Amy Farber* and Andrew Haughwout
The measurement of employment and unemployment in the United States has a long history—longer, in fact, than that of other measures of economic activity. The U.S. Bureau of Labor Statistics (BLS) was established in 1884, twenty-five years before the creation of national income accounting and the measurement of GDP.
The BLS’s centennial history, “The First Hundred Years of the Bureau of Labor Statistics,” published in 1985, describes the congressional debate surrounding the bureau’s establishment. Congressional opponents objected to the government’s apparent “disposition to pry into the affairs of the people,” while the New York Times opined that the proposed new agency was “a fine bit of Congressional witlessness.” Representative James H. Hopkins of Pennsylvania, however, argued that “[a] great deal of public attention in and out of Congress has been given to the American hog and the American steer. I submit, Mr. Chairman, that it is time to give more attention to the American man.” When the legislation passed, the new BLS was tasked with “collect[ing] information upon the subject of labor, its relation to capital, the hours of labor and the earnings of laboring men and women, and the means of promoting their material, social, intellectual and moral prosperity.”
While today the unemployment rate is among the most closely followed economic statistics that the government produces, it was many years before the BLS began to conduct comprehensive studies of unemployment. In 1914, BLS Commissioner Royal Meeker declared, “We have not anything that is worth the paper it is written on on the question of unemployment in this country, and, my heavens, it is up to this Bureau . . . to find out the facts.” Nonetheless, absent congressional support, the BLS continued to focus its efforts mainly on employment rather than unemployment.
Measuring employment, however, provided limited insight into unemployment. In a notable exchange (reported on page 128 of the BLS centennial history), Labor Secretary James J. Davis reported in 1928 that 1.9 million Americans were unemployed, basing his estimate on the “shrinkage of employment.” This figure came under criticism by Senator Robert F. Wagner, among others, who claimed the number was “three times as large.” Finally, in 1930, Congress authorized the Department of Labor (which then, as now, housed the BLS) to collect unemployment statistics. This authorization came just in time, as unemployment was about to become a preeminent national problem during the Great Depression. In 1933, the unemployment rate was close to 25 percent, a level not approached since, as this information-packed timeline shows.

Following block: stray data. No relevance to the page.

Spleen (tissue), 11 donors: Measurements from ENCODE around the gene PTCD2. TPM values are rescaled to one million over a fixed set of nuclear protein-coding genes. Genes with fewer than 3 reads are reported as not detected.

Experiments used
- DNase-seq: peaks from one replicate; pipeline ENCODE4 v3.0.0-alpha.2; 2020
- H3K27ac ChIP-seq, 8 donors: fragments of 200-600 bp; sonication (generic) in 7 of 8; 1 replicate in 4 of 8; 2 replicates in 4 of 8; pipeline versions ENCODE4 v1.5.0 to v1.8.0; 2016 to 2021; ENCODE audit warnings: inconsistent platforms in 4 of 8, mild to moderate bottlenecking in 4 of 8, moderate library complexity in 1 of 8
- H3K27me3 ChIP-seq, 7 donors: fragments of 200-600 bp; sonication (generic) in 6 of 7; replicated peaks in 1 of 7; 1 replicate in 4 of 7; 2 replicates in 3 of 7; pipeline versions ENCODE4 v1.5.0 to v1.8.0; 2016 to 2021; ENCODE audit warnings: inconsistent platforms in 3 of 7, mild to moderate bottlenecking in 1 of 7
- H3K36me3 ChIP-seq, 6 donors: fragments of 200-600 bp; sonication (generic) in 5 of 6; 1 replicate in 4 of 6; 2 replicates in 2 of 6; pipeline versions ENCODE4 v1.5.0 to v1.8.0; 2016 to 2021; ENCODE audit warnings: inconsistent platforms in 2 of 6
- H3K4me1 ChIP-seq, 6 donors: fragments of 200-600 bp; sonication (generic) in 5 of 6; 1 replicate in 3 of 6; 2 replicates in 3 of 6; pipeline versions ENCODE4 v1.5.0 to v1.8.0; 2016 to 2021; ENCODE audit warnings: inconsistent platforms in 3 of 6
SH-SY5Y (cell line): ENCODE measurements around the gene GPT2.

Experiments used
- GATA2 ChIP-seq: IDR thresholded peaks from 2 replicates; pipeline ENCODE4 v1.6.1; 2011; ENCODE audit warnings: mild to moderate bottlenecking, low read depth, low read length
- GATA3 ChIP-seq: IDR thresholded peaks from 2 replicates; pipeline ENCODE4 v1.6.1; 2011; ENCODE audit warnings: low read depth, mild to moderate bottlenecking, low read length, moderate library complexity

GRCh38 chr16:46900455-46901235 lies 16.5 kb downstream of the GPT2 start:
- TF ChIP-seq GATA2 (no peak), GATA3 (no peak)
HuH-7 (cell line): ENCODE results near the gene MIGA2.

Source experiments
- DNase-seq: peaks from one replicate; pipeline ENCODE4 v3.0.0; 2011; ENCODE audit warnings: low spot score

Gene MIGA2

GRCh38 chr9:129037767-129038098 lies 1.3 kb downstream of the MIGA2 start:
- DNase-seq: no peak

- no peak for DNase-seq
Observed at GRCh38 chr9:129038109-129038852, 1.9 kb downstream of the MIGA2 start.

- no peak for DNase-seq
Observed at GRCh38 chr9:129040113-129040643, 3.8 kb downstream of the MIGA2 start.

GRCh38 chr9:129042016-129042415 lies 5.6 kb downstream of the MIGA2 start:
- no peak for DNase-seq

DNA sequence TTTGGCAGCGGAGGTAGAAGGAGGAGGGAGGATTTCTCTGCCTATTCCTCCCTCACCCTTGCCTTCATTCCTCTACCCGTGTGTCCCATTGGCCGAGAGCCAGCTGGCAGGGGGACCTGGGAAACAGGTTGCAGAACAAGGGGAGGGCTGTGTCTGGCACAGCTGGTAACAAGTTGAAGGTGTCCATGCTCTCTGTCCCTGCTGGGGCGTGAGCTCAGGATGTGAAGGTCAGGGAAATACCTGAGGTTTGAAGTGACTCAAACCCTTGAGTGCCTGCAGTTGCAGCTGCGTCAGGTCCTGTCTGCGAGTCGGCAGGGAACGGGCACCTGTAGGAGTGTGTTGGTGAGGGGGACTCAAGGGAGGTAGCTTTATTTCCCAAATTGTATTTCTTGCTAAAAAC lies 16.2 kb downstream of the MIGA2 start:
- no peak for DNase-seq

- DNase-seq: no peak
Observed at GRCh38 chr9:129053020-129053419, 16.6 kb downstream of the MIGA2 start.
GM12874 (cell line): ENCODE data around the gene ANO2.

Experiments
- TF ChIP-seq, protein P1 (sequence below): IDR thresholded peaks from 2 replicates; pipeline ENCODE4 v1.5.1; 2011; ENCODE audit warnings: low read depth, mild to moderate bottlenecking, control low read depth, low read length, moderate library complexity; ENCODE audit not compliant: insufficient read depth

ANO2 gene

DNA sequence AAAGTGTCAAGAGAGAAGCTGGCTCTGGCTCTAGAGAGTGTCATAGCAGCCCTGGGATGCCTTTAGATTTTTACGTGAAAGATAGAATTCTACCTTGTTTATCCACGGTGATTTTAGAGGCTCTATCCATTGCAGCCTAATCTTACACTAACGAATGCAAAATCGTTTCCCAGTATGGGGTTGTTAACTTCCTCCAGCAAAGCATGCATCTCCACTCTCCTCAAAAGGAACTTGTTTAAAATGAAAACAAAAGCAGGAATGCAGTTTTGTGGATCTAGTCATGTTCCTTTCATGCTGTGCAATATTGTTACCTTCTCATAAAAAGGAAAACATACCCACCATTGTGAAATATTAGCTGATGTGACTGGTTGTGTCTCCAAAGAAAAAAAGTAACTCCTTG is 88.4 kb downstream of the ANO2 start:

The Wagner-Davis debate over how to count the unemployed has continued to the present day. As a result, many changes in the measurement of unemployment have been undertaken, as exemplified in this BLS discussion paper. This video by Salman Khan explains the issues in a very straightforward way, while Abbott and Costello take a somewhat more circuitous route to make the point.
Finally, in a post about the BLS, we would be remiss if we failed to mention that our own Erica Groshen, until recently an editor of Liberty Street Economics, has been nominated by President Obama to be the next Commissioner of Labor Statistics. Congratulations and good luck, Erica!
*Amy Farber is a research librarian in the Research and Statistics Group.
The views expressed in this post are those of the author and do not necessarily reflect the position of the Federal Reserve Bank of New York or the Federal Reserve System. Any errors or omissions are the responsibility of the author.